Life is Strange: Episode 4

This game! Structurally I know that there are some flaws carrying over from episode 3. The gameplay can become sluggish and heavily narrative. Chloe is regularly leading the action between game scenes and abruptly handing control back to Max within them. The writers seem to have fallen in love with big twists. I am aware of all of these flaws. And yet a large part of me doesn’t care. I’m invested and ended up staying up way too late last night to finish off the episode.

Spoiler Warning for episode four.
Huge, major spoilers that may make you not be able to even.
Because I can’t even.

What seemed like a ridiculous twist at the end of three turned into one of the most emotional pieces of any game I’ve ever played. We play through this new timeline where William is alive and Chloe is paralyzed. After a quiet and touching day at the beach, full of awkward conversation and small nods at the main timestream, you wander around Chloe’s home. The discussions with Chloe’s parents is both sweet and bitter. It’s nice that William is back and it’s amazing how much of a better person he is under a great deal of pressure than David was under relatively minor stress, but Chloe’s health and healthcare cast a shadow over everything. All of the social structure changes from school drop away as you find out that Chloe’s family is under huge financial strain and, more importantly, her health is deteriorating. The gut wrenching moment comes when Chloe asks you to increase her morphine so she can die with this great day as her last memory.

This whole alternate timeline that looked like a cheap twist last episode? It’s a painful, well executed, and nuanced discussion about quality of life compared to quantity of life. You’ve changed things so that all of the Price family is alive, but are they better? Even more difficult is that the alternative, the time where you came from, isn’t all joy even despite Chloe’s health. The financial difficulties and the potential of inflicting David on Joyce and Chloe again fell away as Chloe made her case to Max. She’s incapable of taking care of herself. She’s in constant pain. She feels like a burden and there’s no possibility of improvement. It’s clear that I’ve given William back to her and Joyce, but I’ve taken so much more away. I chose to give Chloe the smallest bit of agency and relief before I pick up a photo and go back in time, giving William his keys, and then return to when I came from.

That timeline is almost its own mini-episode 3.5. The rest of the episode, while consistent, has more of a horror/thriller pace than an emotional tearjerker. There is a discovery in the junkyard where the two emotional tones converge, but for the most part the rest of this segment is a straight thriller. What’s also strange is that the tone of escalated danger is paired with some of the most tedious gameplay in the season to date. There’s an extended sequence of putting clues together that requires no rewinding and a lot of reading of small text. This set of puzzles, while rewarding for doing the work, does bring everything to a grinding halt for some time.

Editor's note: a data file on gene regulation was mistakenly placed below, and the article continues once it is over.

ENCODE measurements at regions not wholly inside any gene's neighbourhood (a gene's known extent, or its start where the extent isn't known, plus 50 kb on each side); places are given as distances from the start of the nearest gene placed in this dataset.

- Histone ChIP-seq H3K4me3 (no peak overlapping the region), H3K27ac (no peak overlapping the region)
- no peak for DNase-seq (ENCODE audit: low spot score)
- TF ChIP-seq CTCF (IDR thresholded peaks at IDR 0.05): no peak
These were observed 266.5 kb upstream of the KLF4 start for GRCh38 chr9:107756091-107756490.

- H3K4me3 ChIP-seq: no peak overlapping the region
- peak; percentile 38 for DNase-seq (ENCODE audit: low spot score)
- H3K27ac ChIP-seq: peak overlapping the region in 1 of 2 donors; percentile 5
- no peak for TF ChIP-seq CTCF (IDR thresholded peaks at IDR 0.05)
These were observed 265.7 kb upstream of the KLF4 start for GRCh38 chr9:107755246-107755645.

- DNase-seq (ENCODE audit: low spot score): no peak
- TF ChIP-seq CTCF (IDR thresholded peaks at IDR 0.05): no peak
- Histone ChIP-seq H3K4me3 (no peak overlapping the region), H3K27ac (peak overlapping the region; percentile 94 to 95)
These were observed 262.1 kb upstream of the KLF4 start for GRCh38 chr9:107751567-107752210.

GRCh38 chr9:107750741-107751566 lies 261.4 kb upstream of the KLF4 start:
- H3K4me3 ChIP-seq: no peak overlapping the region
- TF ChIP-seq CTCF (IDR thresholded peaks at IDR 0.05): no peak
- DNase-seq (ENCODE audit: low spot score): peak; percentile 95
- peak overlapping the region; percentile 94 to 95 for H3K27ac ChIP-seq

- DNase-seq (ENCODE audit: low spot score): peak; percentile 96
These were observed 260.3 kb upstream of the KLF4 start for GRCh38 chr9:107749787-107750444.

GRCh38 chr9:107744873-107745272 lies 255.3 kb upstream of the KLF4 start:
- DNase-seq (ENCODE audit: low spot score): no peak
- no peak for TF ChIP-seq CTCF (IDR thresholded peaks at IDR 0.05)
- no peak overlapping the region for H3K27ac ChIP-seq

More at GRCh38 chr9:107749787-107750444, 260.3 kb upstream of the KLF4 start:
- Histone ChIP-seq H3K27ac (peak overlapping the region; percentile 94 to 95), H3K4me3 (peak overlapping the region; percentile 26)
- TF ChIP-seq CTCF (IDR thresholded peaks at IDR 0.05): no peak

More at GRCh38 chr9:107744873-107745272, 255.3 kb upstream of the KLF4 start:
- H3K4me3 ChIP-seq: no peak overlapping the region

In fact, there’s very little use of Max’s power in this episode, and the one time it would come in handy you cannot use it. It’s probably the most linear in terms of gameplay, with the most twists plot-wise. We learn a great deal about what’s going on with Nathan and drugging people. We also learn the whereabouts of Rachel Amber. While I was expecting something else (I was hoping for her having time powers or something similar) the real emotional connect for me was watching Chloe’s reaction. She’s absolutely devastated and it hurt to watch. While seeing what was happening with the mid-episode reveal during the Nathan investigation felt like watching a horror movie unfold, having Chloe find Rachel Amber was eviscerating. Not only was it something that should never have happened, but after seeing how much Chloe needs her friends, watching her loss was something that felt almost too personal to witness.

There’s another twist at the end that felt a bit out of left field when I first played it through. I thought it felt as cheap as the end of episode three, but I did restart the game while I wait for episode five, and there are clues for it earlier in the game, back when they mean nothing without context. I actualyl kept shouting at my TV while replaying episode one. A piece of photography equipment here, a publicly displayed photo there, and a strange comment all clicked into place and I kicked myself for missing everything the first time through. That combined with how amazing the alternate timeline twist payed off makes me give the developers the benefit of the doubt and just see where this all goes. I love this game, despite its flaws, and I am so eager to see where it ends up. I can’t remember the last time I was this emotionally invested in fictional characters.

Adam

About Adam

Adam is a Jewish American who’s sick of the white Christian male being America’s “default” setting. For money he works in a public library because free books and information access is wonderful things. For love he writes here for his pet project, The Chaotic Neutral, which is always looking for more writers. You can follow him on Instagram, Goodreads, and at his oft neglected Twitter where he will try to post more, and probably live-tweet the Eurovision Song Contest.

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